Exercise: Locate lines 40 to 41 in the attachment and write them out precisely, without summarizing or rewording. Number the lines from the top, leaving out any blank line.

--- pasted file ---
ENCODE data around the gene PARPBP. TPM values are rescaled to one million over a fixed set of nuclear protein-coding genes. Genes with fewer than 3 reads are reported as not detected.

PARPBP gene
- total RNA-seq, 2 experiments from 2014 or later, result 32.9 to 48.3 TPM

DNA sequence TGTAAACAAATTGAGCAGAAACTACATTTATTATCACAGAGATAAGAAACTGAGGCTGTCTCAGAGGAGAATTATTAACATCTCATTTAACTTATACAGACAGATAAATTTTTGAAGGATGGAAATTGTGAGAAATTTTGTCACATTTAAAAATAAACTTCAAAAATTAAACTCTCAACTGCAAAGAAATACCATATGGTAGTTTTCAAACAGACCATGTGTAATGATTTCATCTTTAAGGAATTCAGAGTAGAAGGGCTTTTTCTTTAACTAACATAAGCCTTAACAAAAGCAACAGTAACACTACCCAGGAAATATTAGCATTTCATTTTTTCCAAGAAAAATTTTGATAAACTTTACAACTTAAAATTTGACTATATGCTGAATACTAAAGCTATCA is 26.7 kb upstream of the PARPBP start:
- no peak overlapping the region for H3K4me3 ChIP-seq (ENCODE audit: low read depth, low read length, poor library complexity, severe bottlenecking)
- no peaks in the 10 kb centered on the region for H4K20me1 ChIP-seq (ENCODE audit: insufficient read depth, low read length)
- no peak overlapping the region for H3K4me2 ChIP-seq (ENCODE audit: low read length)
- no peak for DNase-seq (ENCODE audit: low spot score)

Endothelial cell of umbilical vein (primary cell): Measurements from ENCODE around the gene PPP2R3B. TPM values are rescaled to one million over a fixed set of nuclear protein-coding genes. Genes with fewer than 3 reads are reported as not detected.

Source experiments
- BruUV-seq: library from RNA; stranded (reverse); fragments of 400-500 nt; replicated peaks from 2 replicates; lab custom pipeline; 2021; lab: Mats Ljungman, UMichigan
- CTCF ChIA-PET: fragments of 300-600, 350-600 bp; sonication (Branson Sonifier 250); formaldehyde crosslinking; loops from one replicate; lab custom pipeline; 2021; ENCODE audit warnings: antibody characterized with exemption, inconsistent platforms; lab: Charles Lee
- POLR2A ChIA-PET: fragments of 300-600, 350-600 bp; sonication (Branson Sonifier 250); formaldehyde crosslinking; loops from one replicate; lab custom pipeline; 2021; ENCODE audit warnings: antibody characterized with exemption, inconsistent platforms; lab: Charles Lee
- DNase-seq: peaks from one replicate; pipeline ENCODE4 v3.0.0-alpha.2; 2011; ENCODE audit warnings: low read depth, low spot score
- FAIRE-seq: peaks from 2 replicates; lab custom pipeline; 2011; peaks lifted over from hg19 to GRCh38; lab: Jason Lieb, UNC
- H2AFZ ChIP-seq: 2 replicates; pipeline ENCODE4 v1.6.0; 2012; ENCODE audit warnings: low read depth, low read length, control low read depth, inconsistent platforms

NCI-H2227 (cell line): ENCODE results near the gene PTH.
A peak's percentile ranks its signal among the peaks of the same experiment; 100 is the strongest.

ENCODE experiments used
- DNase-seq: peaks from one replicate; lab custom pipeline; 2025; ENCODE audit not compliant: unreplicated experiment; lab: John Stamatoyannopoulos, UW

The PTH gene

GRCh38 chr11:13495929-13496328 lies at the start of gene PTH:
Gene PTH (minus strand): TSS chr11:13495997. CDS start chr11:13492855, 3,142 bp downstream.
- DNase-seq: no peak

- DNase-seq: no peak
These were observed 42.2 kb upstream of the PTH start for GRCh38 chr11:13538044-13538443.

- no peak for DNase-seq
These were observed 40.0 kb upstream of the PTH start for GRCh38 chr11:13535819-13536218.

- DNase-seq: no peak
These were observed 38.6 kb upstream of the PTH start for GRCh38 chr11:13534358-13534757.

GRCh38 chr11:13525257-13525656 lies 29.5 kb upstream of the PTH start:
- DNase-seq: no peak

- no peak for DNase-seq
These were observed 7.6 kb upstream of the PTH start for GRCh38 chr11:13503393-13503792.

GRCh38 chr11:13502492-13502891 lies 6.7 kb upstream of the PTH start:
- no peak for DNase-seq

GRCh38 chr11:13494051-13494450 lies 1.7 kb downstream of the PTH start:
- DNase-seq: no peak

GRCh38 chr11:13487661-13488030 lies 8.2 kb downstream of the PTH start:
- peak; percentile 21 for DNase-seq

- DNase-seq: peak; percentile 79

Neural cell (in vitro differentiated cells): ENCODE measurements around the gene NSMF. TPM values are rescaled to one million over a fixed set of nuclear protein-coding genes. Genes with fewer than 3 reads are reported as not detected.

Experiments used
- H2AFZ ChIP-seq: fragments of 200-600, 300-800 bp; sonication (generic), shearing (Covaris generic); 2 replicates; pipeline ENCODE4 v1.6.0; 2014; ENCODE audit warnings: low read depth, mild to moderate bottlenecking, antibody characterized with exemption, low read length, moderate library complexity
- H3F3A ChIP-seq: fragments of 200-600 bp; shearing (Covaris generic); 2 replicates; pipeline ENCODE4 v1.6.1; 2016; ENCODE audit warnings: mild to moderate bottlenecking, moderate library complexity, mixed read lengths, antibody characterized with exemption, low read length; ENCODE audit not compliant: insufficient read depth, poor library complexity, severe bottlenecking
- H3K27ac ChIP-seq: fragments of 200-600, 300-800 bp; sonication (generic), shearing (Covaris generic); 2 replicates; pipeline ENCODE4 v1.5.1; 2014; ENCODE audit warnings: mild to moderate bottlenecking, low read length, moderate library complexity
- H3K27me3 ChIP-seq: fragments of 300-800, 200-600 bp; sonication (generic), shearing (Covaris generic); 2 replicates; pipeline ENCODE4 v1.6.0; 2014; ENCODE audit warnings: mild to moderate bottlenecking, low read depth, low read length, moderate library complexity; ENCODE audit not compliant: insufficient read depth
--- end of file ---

- peak; percentile 21 for DNase-seq

- DNase-seq: peak; percentile 79